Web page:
En español | Your smartphone may be sharing your secrets. Using "spyware" that sells on the Internet for as little as $15, other people can hijack your phone. This allows them to hear your calls; see your text messages, e-mails, photographs and files; and track your location through constant GPS updates.
Your phone can even be turned into a surreptitious microphone. "When the phone is off — in a pocket, purse or on a table — it can remotely be turned on so conversations around the phone can be heard," says Tim Wilcox, owner of International Investigators Inc., an Indianapolis security firm.
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The world now has about 370 million smartphones, according to ABI Research, an Oyster Bay, N.Y., firm that studies wireless communications. They include BlackBerrys, Androids, iPhones and others that easily accept apps and have ample processing power. Security experts say millions of them may already be infected with spyware; the risk for basic "dumb" cellphones is far less.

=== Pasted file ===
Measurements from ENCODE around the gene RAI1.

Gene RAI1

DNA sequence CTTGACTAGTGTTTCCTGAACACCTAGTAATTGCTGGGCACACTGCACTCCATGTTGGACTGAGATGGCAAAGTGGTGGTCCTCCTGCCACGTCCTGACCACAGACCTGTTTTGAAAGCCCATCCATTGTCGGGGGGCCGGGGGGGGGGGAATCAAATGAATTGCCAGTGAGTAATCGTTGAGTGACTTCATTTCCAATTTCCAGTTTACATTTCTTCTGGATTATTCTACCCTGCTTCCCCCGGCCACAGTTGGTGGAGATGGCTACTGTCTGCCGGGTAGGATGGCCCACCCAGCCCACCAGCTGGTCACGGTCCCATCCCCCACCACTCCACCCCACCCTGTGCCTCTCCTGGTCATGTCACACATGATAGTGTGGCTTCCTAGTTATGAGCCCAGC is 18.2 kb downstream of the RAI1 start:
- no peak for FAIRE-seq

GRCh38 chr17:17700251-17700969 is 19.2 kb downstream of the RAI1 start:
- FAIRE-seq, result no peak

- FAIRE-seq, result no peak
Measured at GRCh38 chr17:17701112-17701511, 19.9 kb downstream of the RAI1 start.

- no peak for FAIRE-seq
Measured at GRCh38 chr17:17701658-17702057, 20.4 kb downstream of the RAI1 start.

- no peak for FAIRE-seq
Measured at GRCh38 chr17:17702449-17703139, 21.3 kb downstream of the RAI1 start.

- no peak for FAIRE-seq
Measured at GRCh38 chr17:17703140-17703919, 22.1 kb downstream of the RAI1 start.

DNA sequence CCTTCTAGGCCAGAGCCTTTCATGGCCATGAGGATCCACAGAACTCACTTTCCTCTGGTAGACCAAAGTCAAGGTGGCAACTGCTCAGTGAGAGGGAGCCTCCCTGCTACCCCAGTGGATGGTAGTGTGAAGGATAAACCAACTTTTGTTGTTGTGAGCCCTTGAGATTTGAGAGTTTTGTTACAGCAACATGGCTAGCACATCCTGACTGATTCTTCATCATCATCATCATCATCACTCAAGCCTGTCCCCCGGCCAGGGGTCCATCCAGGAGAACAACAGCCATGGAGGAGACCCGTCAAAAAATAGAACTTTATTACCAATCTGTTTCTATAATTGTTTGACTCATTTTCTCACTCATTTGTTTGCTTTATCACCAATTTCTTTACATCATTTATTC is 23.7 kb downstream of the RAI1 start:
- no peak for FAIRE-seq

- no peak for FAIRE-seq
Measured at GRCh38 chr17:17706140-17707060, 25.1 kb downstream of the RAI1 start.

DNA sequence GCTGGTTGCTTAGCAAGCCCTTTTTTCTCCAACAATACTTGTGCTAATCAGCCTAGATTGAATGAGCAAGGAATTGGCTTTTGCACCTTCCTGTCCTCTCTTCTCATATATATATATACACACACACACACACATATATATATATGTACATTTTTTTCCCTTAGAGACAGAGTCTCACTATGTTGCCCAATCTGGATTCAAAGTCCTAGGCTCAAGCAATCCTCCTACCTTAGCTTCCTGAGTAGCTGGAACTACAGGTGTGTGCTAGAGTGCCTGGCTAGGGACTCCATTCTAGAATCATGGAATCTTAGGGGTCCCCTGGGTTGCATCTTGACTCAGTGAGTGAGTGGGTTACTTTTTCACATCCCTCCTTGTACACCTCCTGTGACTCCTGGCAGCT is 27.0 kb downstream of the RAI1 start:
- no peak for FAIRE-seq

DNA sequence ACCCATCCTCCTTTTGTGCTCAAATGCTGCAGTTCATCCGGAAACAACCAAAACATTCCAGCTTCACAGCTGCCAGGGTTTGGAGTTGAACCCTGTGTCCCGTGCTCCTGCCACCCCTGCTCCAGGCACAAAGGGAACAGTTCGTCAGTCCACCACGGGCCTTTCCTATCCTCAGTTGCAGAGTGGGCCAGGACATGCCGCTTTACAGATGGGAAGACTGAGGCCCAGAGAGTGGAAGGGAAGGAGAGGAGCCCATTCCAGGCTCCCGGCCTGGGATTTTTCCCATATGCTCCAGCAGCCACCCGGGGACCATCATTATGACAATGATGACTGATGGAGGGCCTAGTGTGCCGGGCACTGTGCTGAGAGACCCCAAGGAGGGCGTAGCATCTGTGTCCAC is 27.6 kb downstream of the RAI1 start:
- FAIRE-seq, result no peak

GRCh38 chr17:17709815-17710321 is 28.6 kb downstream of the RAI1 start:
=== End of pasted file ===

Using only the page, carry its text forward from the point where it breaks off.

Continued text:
Mobile phone spyware is illegal in the United States but is sold by websites operating overseas. With at least 600 variations of the app out there, all it takes is a credit card to make an instant wiretapper. Often that person is a suspicious spouse, an overly protective parent or a jealous coworker. "But it's certainly possible for scammers to use it for identity theft," says Wilcox.